To get around it is a good idea to hire a driver. Our car broke down after getting our sim car and had to get another taxi back to the hotel. Make sure you negotiate your cab fare first as we made the mistake of getting in and finding out we were overcharged once we arrived at the hotel. There was a huge argument between us, the driver, and the hotel who had organized the driver. In the end the hotel covered the fare, which I think is fare. Anyhow, lesson learned take only bluebird taxis and negotiate the fare before you get in. Getting a sim card for my unlocked phone was also super difficult, and almost not worth the trouble to get connected. The day after I got my sim card it ran out of data. The sim card vendors don’t speak english and we had to rely on our driver for translation. Even then something obviously got lost in translation.
We salvaged the day by checking out the Legian beach, which is between Seminyak and Kuta. The beach sand is not that great, but it is bearable and the waves were decent enough for surfing. There are some good choices for lunch near the beach and the sunset was spectacular.
Later that night we decided to sample the Kuta night life. We saw the memorial dedicated to the tourists who were killed during the terrorist bombing incident. This is the central part of the strip where you will be see rows of bars all down the street. We found all the bars pretty tacky with watered down drinks. The most interesting bar was the Reggae themed Apache Reggae bar which had live reggae music where the crowd could dance and have a seat.
The next day our driver picked us up. We asked to go to the cultural town of Ubud, see some rice terraces, and go to the Mother Temple of Besakih. This took up our entire day. The highlight for me was the a coffee tour we got to see the kopi luwak coffee. It is the boutique coffee that is made from the poop of a cat. We got to see how the coffee was made and sample it after. In the same area we got to see some rice terraces.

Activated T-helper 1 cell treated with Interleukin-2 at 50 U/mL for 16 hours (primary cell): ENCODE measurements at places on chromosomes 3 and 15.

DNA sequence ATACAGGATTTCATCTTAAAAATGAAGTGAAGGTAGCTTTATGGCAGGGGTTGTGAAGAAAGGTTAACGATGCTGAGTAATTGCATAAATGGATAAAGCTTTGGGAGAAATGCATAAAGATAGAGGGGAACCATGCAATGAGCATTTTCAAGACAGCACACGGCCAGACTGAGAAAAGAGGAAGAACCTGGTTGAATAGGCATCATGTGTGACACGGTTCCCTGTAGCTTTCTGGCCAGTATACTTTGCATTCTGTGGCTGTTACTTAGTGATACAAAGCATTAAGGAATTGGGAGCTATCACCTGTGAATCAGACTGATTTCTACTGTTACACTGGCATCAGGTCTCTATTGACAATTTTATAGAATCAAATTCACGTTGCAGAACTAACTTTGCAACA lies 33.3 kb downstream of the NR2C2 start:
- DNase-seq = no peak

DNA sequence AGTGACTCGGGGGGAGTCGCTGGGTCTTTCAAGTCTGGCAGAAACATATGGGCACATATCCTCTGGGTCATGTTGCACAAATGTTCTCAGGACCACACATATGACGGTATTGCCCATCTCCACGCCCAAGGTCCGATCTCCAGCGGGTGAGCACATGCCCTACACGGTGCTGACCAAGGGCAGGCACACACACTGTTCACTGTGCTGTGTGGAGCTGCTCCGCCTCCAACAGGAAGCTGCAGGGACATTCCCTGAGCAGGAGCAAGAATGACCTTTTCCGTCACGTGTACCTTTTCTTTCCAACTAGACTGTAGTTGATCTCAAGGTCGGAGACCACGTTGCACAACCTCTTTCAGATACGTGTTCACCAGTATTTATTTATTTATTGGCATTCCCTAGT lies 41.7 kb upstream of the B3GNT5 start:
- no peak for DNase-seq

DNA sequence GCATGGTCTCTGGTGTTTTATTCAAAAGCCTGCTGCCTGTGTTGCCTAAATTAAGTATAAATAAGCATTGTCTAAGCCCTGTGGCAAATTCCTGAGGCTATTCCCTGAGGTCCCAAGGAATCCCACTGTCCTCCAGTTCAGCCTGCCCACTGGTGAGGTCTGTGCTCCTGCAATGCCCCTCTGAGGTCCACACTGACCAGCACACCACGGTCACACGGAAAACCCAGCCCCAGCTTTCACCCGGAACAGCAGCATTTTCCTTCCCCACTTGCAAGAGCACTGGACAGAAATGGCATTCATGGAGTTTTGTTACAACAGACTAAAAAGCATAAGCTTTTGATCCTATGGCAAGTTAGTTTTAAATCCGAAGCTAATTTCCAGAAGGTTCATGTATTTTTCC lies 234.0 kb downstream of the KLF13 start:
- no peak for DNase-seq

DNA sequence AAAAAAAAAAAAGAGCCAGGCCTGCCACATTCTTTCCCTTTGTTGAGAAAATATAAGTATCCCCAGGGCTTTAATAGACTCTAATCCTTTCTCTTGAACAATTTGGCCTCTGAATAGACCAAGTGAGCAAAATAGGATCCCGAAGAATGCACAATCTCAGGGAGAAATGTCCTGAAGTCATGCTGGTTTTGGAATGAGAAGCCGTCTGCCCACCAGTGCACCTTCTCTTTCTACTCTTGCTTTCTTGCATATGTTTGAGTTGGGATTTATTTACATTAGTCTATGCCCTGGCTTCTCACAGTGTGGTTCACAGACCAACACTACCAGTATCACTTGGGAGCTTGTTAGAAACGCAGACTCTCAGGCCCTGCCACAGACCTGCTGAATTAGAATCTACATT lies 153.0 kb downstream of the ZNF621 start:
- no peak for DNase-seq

Many hours later we arrived at the mother temple. We had to purchase a sarong, which I later found out was a rental fee as they take it back. The sarongs were 300,000rp I believe so try bring your own. We got a good guide who took us right to the top. The weather wasn’t too great but we made it to the mother of all temples in Bali!
Next: I talk about our journey from Bali to the town of Labuan Bajo where I’ll do some scuba diving and we go in search of the Komodo dragons.
My local Taiwanese friend Serena told me about the Chinese New Year lantern festival. I looked at the official page and saw that it was held in Pingxi district on Valentines Day. I was debating for days whether to go or not due to the weather. I wasn’t even sure the lanterns would still be able to fly with the rain. I posted a message on their facebook page, and got a response that the lanterns would be able to fly! After watching some of the past pingxi videos I thought I could produce a quality video that was different from the ones in the past.
The weather websites forecasted heavy rain so I packed a large umbrella and our camera gear. We took the train from Taipei Main station to Ruifang and from there we transferred to Pingxi. I’m glad that Serena helped me because catching the trains to Pingxi was a confusing process due to train delays, mostly schedules in chinese, and misinformation. We met some people that were going there as well and pretty much followed them there.
It was heavy rain as predicted when we arrived about 20 minutes before 9pm. We purchased the rain suits to wear over our clothes. The show ended early around 9pm and we rushed to catch the last show. As we were nearing the site, we saw the last batch of lanterns go up without warning. We manage to catch some footage of them, but the wet conditions slowed me down. I had to use some past footage of the lanterns to keep the flow of the video
We were disappointed, but manage to find a tent where they were letting lanterns off individually. This was a blessing in disguise because it gave us an opportunity to talk to some people who were kind enough to talk about their lanterns. As you can see in the video the lanterns go up very quickly. The people we spoke to were genuine, and it was great to people to connect with them on a more intimate level.